By Mary-Jo McLaughlin
Do you recall as a child viewing commercials of famine-stricken children in Africa while watching Saturday morning cartoons? Seeing those pictures, how many of us were compelled to break open the piggy bank and send money to charities hoping to ease the guilt of having more than those hungry children?
I remember trick-or-treating with the orange UNICEF box, asking for donations for those same starving children. I guess it eased some guilt I was experiencing by overindulging in candy while children around the world were suffering. One Halloween, I added pennies from my own piggy bank to the carton, not because I felt an overwhelming desire to share and give, but because I didn’t want to feel guilty or embarrassed the next day when my teacher shook the box and deemed it wasn’t ‘heavy’ enough.
What many of these childhood instances taught me was to give out of a sense of guilt, not for the joy of giving. I gave because it was expected of me, not because it was a gift from my heart.
Giving from the heart was something I saw during my 13 years of teaching at Sacred Heart School in Taftville, where the school motto is, “Love Serves.” As early as pre-kindergarten, students are encouraged to be good stewards of the gifts they have received by using their time and talents to help others in need. Each month, students have opportunities to share not only monetarily, but by volunteering their gifts and talents for others. Whether it is collecting canned goods or a “coin war” between classes to raise money for a particular charity, or helping to clean the Parish Life Center after lunches or school events, students learn that love must compel us to serve others joyfully and not out of a sense of guilt.
Students have many ideas for fundraisers and volunteer activities. Having a say in how they serve others gives greater meaning to their giving. Often, recipients of their generosity respond to the students with gratitude. When the students understand the need and see the benefits their giving has on others, they are genuinely moved to give even more from their hearts and not from their parents’ pockets. These lessons in joyful giving being taught at Sacred Heart School are just some of many in our diocesan Catholic schools and parish religious formation programs.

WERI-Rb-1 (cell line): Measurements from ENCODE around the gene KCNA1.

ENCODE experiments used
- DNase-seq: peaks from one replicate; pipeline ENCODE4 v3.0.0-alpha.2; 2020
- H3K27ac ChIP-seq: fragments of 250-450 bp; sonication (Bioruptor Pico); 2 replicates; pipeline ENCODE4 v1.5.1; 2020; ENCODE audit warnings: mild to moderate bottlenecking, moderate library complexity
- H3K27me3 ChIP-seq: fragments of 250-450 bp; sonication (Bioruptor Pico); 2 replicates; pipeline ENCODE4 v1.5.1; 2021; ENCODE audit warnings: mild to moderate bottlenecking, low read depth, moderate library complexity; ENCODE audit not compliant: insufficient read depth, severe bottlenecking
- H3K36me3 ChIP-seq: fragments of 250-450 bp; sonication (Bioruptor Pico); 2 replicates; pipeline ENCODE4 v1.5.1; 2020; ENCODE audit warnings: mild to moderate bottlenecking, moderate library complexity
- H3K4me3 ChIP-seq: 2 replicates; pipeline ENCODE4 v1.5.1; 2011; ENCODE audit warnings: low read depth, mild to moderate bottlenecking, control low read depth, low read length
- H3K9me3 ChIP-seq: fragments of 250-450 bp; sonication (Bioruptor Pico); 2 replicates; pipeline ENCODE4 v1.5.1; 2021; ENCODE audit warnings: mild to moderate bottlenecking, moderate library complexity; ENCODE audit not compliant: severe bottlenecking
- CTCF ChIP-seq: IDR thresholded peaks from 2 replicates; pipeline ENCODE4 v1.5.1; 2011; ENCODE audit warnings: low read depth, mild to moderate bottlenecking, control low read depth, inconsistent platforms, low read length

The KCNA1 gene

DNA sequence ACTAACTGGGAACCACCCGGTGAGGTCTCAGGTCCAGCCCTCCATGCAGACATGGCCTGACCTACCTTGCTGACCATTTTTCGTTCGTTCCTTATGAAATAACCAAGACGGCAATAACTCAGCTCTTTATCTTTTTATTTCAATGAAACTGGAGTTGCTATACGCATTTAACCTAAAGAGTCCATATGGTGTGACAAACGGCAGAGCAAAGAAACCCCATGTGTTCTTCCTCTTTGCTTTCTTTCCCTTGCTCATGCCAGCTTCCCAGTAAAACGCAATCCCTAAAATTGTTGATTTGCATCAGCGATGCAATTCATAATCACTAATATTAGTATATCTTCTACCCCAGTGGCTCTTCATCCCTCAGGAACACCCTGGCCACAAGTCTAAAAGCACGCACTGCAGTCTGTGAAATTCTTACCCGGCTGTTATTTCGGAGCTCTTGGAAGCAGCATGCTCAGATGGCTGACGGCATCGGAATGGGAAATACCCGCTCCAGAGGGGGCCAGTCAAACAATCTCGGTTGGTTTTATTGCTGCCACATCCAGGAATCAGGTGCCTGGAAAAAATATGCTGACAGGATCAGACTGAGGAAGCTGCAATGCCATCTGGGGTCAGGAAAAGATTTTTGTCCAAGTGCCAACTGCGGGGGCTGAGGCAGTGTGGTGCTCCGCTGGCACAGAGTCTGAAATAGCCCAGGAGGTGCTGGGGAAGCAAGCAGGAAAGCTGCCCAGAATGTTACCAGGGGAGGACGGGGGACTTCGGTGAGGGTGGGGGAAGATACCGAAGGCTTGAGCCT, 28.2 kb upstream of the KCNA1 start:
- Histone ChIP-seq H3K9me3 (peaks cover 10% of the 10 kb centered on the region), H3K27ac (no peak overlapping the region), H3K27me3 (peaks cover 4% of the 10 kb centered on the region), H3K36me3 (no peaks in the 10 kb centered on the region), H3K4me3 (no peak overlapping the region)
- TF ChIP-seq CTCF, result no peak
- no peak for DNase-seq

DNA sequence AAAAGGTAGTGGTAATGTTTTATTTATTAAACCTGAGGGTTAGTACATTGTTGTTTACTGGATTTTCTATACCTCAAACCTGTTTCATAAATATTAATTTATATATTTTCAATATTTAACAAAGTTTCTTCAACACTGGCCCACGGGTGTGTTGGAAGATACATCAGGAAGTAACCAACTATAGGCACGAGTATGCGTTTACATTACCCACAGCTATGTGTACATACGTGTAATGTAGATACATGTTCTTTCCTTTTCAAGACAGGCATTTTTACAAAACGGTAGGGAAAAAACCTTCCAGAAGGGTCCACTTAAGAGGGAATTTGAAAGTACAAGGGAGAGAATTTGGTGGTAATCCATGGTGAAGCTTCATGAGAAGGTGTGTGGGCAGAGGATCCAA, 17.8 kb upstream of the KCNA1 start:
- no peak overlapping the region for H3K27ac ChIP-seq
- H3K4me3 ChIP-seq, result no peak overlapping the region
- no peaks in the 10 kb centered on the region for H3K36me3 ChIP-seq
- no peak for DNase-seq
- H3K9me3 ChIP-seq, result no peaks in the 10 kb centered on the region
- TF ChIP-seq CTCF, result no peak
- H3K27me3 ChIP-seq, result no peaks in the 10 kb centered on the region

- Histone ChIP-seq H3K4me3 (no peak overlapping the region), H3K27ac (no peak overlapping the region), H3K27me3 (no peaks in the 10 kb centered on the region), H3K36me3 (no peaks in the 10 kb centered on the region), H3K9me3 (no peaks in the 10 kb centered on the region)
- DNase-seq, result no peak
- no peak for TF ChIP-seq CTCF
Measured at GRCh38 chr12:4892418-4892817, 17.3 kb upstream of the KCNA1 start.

Research shows that if an adult or parent makes a donation or does volunteer work and talks with their child about why they do so, children are more apt to follow their example. This encourages an attitude of generous giving rather than giving out of a sense of guilt or manipulation. It teaches children empathy, compassion and care for others while instilling in them greater gratitude for what they have.
As the holiday season nears, have a conversation with the children in your life about generous giving. Talk to them about charities you support and why. As a family, volunteer at a church or non-profit agency and discuss how those actions influence you and the people you support.
St. Mother Teresa wrote, “I alone cannot change the world, but I can cast a stone across the waters to create many ripples.” Maybe one of those ripples will be giving a child an understanding of an important lifelong value: that it is in giving that we truly receive.